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The biochemistry of apoptosis


Apoptosis — the regulated destruction of a cell — is a complicated process. The decision to die cannot be taken lightly, and the activity of many genes influence a cell's likelihood of activating its self-destruction programme. Once the decision is taken, proper execution of the apoptotic programme requires the coordinated activation and execution of multiple subprogrammes. Here I review the basic components of the death machinery, describe how they interact to regulate apoptosis in a coordinated manner, and discuss the main pathways that are used to activate cell death.

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It is impossible to circumscribe the field of apoptosis in such a short review. I apologize to my many colleagues for having failed to cite their seminal papers and/or the critical results that clearly demonstrate their favourite model to be right. Many thanks to Y. Lazebnik for contributions to Box 3, and to Y.L., S. Lowe and members of the apoptosis community at Cold Spring Harbor Laboratory for many stimulating discussions. I dedicate this review to W. Hengartner on the occasion of his retirement from active mathematical duty.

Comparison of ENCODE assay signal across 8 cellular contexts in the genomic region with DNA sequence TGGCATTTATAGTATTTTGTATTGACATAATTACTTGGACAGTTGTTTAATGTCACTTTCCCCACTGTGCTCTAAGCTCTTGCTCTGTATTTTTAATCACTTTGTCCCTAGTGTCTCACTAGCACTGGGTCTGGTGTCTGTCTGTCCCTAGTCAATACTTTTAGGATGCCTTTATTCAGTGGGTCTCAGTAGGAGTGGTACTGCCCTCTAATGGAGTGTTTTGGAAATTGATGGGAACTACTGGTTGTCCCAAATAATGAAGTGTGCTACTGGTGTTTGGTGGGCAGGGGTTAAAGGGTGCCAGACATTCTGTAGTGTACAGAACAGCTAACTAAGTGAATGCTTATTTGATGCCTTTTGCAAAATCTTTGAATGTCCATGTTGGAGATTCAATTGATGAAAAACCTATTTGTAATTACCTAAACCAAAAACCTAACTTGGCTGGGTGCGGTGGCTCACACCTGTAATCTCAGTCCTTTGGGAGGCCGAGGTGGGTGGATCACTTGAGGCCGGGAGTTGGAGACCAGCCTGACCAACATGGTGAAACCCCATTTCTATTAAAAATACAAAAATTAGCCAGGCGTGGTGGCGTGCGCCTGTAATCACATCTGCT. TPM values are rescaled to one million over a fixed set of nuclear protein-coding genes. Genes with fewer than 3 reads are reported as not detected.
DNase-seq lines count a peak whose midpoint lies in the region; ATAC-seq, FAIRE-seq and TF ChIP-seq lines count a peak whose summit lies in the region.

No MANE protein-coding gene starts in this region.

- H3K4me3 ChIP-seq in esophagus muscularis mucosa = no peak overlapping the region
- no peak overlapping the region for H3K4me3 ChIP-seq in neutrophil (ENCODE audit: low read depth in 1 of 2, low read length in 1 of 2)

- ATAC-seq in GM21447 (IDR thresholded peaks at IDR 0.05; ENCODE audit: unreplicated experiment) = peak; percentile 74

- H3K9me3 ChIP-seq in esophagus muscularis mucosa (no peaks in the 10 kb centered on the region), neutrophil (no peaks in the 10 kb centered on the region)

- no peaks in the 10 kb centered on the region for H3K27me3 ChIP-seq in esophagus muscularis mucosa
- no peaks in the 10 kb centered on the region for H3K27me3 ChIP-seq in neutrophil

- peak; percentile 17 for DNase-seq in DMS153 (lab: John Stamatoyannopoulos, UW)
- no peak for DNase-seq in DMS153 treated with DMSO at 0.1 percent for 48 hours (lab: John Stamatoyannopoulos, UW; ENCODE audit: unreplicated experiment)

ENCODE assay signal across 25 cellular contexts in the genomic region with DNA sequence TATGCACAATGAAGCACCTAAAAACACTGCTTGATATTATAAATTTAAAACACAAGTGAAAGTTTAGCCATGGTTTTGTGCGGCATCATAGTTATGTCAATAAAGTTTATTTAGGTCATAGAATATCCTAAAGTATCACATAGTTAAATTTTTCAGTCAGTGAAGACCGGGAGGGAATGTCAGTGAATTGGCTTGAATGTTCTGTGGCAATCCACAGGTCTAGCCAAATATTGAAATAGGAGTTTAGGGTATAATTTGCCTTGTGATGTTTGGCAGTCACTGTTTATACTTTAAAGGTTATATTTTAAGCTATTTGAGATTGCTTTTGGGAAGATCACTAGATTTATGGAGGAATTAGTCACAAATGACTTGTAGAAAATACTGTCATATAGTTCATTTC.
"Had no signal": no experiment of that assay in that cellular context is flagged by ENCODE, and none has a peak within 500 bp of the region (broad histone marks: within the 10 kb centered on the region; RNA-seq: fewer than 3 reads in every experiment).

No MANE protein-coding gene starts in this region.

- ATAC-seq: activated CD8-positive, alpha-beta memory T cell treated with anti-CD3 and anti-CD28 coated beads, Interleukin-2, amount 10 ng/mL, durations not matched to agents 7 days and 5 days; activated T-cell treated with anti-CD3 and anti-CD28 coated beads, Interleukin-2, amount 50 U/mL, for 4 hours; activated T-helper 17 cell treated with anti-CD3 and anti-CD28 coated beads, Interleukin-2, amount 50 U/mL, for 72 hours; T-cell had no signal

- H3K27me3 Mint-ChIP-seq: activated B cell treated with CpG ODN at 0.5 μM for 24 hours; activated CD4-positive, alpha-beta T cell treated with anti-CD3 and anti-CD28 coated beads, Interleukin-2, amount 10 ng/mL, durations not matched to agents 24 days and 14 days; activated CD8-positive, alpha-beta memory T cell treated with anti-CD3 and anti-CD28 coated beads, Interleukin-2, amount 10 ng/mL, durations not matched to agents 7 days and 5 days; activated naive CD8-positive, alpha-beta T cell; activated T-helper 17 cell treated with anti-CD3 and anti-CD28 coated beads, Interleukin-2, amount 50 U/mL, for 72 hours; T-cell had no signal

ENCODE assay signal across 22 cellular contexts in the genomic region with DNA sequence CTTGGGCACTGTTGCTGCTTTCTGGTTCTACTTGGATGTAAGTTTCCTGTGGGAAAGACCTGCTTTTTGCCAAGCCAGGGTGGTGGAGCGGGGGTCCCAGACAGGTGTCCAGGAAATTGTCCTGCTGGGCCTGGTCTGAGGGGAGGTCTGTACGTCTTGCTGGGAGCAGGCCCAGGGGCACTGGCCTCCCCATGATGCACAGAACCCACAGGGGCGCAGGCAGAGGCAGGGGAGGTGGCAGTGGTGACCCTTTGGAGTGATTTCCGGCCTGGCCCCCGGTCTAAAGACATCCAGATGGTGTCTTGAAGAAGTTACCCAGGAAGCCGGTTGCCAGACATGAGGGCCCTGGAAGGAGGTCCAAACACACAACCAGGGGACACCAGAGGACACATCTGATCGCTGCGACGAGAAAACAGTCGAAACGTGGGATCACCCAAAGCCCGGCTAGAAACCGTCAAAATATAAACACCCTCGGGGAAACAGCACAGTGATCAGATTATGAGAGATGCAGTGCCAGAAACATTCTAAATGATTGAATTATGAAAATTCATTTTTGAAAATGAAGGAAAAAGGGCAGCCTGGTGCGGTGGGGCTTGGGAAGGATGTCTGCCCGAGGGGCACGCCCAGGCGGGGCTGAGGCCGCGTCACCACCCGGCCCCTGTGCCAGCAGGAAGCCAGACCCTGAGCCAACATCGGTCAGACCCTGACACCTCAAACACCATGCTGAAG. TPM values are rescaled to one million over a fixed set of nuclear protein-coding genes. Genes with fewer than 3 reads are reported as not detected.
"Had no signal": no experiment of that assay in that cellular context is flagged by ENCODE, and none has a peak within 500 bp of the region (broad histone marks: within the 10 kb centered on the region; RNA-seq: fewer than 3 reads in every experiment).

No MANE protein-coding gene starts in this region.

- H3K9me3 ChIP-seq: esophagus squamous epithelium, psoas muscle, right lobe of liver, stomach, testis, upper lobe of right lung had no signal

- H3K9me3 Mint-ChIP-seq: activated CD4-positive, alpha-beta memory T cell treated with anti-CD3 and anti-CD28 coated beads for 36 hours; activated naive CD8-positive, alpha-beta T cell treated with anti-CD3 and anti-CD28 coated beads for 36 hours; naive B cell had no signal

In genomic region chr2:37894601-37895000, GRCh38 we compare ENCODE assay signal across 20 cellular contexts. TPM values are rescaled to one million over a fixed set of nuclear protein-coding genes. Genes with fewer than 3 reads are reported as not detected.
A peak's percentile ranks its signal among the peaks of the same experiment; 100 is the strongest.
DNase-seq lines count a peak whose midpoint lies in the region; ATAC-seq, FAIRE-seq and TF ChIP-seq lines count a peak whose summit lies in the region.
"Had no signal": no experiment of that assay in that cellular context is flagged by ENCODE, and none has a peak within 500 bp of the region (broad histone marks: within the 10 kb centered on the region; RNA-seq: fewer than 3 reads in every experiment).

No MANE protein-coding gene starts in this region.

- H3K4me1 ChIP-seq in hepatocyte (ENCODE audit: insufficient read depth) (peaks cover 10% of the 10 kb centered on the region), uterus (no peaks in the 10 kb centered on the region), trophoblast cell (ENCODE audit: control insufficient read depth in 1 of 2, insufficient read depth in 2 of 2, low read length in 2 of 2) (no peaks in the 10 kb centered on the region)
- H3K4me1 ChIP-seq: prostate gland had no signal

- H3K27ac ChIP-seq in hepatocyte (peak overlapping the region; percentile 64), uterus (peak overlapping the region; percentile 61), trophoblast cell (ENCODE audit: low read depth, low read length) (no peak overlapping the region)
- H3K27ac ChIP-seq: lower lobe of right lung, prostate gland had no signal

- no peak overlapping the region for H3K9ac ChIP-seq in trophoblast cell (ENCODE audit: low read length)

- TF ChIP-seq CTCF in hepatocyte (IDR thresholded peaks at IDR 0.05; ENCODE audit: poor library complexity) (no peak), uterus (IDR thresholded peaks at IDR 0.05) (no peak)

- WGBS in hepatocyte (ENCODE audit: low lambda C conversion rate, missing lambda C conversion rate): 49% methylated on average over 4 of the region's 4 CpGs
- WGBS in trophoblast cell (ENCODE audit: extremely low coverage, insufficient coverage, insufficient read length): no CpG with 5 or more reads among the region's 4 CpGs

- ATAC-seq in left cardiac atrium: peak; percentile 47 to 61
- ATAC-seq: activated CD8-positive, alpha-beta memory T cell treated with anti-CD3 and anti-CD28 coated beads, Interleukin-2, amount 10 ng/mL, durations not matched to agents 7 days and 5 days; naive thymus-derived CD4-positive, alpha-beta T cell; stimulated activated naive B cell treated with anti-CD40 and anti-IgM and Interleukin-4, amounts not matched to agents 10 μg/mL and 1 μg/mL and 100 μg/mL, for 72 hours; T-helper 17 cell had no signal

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Hengartner, M. The biochemistry of apoptosis. Nature 407, 770–776 (2000).

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